Google, Motorola Deal Will Impact Apple's Business: 10 Reasons Why

 
 
By Don Reisinger  |  Posted 2011-08-16 Email Print this article Print
 
 
 
 
 
 
 

News Analysis: The early signs are that investors don't believe that a Google buyout of Motorola Mobility will significantly hurt Apple's business. But is that really the case? Once the Google-Motorola partnership gets going, Apple may find it has to work even harder to maintain its position in the mobile industry.

Google's blockbuster deal to acquire Motorola Mobility for $12.5 billion has set analysts, critics and industry observers on a tear predicting what might happen across the industry. But it was Apple's stock price following the announcement that perhaps stirred the most speculation about what the future might look like for companies in the mobile space.

Following the announcement of Google acquiring Motorola Mobility, Apple's shares gained on their Monday opening price. On Aug. 16, the shares were initially down, sparking some to wonder if investors are becoming gun shy by Google's news. However, it seems that the dominant thought on both Wall Street and Main Street is that Apple will be totally unaffected by the deal. When it's all said and done, the iPhone maker will still sit atop the mobile space with no real threat from Google or Motorola Mobility.

But that might not be the case. As powerful as Apple is, and as important as its iPhone and iPad are to the mobile space, the company will be affected by the acquisition.

Read on to find out why:

1. Motorola was on its heels

Motorola Mobility was doing a fine job of competing against Apple and all other competitors in the mobile space prior to the acquisition. The company's line of Android phones were well-built, priced affordably and generally some of the better options for those who didn't want an iPhone. Now that Motorola Mobility will have Google behind it what makes anyone think that its level of quality won't only improve?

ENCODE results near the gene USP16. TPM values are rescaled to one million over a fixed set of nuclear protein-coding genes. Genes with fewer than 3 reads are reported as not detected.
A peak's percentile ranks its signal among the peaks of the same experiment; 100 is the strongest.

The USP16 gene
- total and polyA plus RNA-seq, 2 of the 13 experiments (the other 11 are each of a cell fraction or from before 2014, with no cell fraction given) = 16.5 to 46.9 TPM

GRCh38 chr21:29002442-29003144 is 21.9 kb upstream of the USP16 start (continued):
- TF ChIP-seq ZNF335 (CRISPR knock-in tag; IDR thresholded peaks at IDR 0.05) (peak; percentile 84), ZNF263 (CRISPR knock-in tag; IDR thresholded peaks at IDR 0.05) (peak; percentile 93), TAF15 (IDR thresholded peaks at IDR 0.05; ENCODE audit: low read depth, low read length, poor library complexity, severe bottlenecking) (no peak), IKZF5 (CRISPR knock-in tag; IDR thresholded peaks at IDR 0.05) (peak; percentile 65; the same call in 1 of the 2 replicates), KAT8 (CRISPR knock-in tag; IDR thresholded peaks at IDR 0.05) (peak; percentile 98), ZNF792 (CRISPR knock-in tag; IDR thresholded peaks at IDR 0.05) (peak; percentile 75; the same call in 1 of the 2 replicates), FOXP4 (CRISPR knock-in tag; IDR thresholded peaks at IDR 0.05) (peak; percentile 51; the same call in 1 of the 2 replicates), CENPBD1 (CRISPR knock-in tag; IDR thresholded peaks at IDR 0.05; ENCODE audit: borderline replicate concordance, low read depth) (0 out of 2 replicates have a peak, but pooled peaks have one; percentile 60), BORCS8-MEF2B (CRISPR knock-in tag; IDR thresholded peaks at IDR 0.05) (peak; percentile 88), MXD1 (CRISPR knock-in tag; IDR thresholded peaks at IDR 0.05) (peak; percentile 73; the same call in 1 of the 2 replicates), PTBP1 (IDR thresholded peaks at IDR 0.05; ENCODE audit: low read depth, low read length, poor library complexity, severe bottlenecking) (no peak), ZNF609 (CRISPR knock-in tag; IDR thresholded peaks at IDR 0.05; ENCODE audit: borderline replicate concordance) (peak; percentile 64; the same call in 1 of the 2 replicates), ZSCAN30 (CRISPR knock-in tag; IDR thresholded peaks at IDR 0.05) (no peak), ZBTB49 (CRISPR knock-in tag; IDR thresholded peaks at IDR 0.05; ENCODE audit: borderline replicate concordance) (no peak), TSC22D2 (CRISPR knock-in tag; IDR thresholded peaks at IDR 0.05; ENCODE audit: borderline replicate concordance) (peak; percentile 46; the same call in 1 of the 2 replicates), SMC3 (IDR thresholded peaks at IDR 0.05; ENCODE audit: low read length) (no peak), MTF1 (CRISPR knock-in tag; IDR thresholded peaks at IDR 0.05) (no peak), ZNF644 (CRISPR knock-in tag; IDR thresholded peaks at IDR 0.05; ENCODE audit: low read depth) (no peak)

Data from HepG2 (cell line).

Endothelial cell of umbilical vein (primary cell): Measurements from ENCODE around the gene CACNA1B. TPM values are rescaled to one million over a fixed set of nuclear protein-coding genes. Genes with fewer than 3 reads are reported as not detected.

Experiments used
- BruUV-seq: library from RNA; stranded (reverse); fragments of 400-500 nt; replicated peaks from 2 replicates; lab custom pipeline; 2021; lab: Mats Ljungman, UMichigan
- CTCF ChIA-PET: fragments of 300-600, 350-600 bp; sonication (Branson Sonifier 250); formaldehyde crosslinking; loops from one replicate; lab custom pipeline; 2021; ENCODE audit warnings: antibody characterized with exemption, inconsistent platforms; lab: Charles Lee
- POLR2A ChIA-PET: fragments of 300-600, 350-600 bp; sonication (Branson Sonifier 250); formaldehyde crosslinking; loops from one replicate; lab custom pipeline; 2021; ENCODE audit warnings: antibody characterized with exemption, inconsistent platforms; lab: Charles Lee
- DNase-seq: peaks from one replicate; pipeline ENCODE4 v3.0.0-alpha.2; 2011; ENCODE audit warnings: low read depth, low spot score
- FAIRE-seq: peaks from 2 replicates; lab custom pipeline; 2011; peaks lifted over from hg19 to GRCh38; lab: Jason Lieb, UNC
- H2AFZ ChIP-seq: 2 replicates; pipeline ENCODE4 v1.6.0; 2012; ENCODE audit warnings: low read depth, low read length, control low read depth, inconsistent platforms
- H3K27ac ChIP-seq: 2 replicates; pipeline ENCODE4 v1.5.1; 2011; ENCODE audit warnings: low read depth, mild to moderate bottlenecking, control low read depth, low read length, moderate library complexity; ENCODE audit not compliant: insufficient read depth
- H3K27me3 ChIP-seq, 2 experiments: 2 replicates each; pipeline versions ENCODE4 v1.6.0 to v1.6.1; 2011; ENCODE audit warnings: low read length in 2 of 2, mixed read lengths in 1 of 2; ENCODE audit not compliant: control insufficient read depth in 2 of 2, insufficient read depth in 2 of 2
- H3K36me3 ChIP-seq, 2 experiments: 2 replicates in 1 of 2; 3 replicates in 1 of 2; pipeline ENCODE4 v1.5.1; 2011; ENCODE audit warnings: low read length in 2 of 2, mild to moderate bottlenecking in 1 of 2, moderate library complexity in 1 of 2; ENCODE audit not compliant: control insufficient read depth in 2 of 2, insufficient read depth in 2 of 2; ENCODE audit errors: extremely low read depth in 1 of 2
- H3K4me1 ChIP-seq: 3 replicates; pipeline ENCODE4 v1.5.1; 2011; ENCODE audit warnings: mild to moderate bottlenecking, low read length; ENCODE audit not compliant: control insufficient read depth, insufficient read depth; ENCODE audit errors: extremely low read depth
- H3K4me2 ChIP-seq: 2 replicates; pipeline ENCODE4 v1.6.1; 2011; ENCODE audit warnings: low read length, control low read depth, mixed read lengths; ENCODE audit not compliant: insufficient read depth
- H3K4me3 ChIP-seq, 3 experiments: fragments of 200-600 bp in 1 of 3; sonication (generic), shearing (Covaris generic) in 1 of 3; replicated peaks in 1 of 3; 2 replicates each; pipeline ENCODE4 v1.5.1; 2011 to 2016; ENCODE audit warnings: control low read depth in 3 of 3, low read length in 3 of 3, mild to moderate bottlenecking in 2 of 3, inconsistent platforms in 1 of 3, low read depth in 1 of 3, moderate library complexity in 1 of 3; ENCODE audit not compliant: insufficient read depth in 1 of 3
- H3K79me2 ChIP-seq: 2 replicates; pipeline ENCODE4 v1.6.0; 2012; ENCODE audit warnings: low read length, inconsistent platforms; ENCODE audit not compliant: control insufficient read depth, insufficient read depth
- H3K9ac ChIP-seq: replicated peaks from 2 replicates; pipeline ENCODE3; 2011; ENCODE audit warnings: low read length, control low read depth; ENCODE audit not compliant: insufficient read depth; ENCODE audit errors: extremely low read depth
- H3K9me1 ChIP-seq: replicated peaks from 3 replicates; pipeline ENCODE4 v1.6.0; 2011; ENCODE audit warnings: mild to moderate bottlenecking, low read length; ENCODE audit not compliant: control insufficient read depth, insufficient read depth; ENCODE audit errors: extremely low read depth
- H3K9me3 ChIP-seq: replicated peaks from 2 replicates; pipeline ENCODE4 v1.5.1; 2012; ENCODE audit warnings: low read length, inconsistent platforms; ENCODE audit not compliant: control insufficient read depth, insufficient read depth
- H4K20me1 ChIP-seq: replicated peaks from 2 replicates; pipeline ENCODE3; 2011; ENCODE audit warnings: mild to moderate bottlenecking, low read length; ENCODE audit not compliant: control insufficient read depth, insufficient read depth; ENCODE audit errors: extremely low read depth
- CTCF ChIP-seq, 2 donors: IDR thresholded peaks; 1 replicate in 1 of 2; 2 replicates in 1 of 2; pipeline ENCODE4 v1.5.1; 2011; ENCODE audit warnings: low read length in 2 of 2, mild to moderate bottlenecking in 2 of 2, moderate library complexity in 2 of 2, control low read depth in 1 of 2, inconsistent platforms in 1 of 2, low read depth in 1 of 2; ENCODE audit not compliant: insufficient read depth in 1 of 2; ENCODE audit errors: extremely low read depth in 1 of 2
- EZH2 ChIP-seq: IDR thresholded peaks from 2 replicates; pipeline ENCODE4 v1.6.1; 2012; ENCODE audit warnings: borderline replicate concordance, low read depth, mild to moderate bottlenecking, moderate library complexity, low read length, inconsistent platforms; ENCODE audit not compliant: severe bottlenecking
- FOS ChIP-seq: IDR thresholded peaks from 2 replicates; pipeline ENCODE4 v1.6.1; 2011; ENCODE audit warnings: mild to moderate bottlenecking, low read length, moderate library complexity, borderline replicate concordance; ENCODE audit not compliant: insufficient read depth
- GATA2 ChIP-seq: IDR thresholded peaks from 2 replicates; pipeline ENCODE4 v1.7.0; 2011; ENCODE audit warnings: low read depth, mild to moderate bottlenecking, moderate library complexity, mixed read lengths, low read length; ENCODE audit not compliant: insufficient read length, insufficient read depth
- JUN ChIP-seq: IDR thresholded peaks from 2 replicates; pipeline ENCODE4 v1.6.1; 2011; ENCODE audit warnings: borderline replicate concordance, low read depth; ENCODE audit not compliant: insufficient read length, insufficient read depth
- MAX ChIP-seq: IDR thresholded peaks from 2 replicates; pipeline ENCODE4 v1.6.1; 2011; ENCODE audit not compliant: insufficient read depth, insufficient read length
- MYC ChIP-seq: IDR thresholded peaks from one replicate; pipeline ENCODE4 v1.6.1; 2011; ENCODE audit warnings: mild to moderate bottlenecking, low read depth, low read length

2. Google has the cash

One of the biggest issues with Motorola Mobility has been its inability to invest the kind of cash in its platforms that Apple has in the iPhone to keep competitors at bay. But now that Google will be putting its cash up to help Motorola Mobility, all bets are off. It shouldn't surprise anyone if Motorola offers up some vastly improved devices featuring forward-thinking technologies that could put Apple on notice. It seems now that a spending war is sure to happen.

3. Consider the Android issue

Over the last few years, customers have grown increasingly fond of Android to the detriment of iOS, BlackBerry OS and other mobile platforms. Now that Motorola Mobility is on Google's side, expect that issue to become even greater for Apple as consumers warm to the idea of having products designed and sold by Google. Make no mistake, Google's brand means something in today's marketplace and it could help improve Motorola sales and thus hurt sales of other products, including the iPhone.

4. Now two Android vendors are threats

It's important to note that for the most part, Samsung was Apple's only major threat in the mobile space. That company was nearing quarterly smartphone sales that matched Apple's. But now that Motorola is working with Google there is a good chance consumers will buy more Motorola devices. Apple must now worry about the size and growth of two competitors. Simply put, Apple's concerns in the mobile space just doubled.



 
 
 
 
Don Reisinger is a freelance technology columnist. He started writing about technology for Ziff-Davis' Gearlog.com. Since then, he has written extremely popular columns for CNET.com, Computerworld, InformationWeek, and others. He has appeared numerous times on national television to share his expertise with viewers. You can follow his every move at http://twitter.com/donreisinger.
 
 
 
 
 
 
 

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